Fellows in the News

A 2011 change in Oregon law freed poultry processors from state licensing if they handle no more than 1,000 birds per year, raise the birds themselves and process them on site. The legislation changed Oregon law to line up with the federal standard, which says producers are exempt from mandatory USDA inspection and can sell uncooked poultry on the farm and at farmers’ markets if they stay below the 1,000-bird threshhold.

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Fargo said he’s received inquiries from four or five other states that are looking for ways to accommodate small farmers and small processors. “It’s absolutely a national thing,” he said.

Proof of that may be the Niche Meat Processors Assistance Network, which shares information among affiliates in 40 states. Lauren Gwin, a small farms and community food systems specialist with Oregon State University Extension, is co-coordinator of the network.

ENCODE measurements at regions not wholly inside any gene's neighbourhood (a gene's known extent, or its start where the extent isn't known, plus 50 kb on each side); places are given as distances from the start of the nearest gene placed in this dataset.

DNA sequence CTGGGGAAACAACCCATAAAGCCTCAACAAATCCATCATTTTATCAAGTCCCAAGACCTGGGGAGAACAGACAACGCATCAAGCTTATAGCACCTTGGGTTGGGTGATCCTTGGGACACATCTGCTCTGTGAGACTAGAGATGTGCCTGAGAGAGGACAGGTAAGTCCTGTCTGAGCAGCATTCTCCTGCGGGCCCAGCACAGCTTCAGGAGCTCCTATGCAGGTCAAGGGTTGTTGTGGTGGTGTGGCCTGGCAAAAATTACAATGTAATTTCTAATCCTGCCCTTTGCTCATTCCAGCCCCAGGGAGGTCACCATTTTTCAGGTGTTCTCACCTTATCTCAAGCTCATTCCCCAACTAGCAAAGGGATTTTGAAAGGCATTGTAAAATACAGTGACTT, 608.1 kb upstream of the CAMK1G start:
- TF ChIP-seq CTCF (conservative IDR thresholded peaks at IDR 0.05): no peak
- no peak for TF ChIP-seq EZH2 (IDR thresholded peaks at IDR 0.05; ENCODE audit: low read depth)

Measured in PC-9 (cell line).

Consumers are interested in pasture-raised poultry, sustainable production methods and humane treatment of farm animals, Gwin said. In addition, occasional salmonella outbreaks at large-scale processing facilities have “given some people pause.”

Despite that, small processors may struggle to transition beyond niche status, she said.

“Let’s be frank, conventional, mainstream meat production is enormous,” Gwin said. “This type of alternative meat … is very, very small. How do you mainstream some of this into more conventional channels?”

But she said some small producers will accomplish that.

“They’re very entrepreneurial,” she said. “These people will figure out where they fit in the market.”

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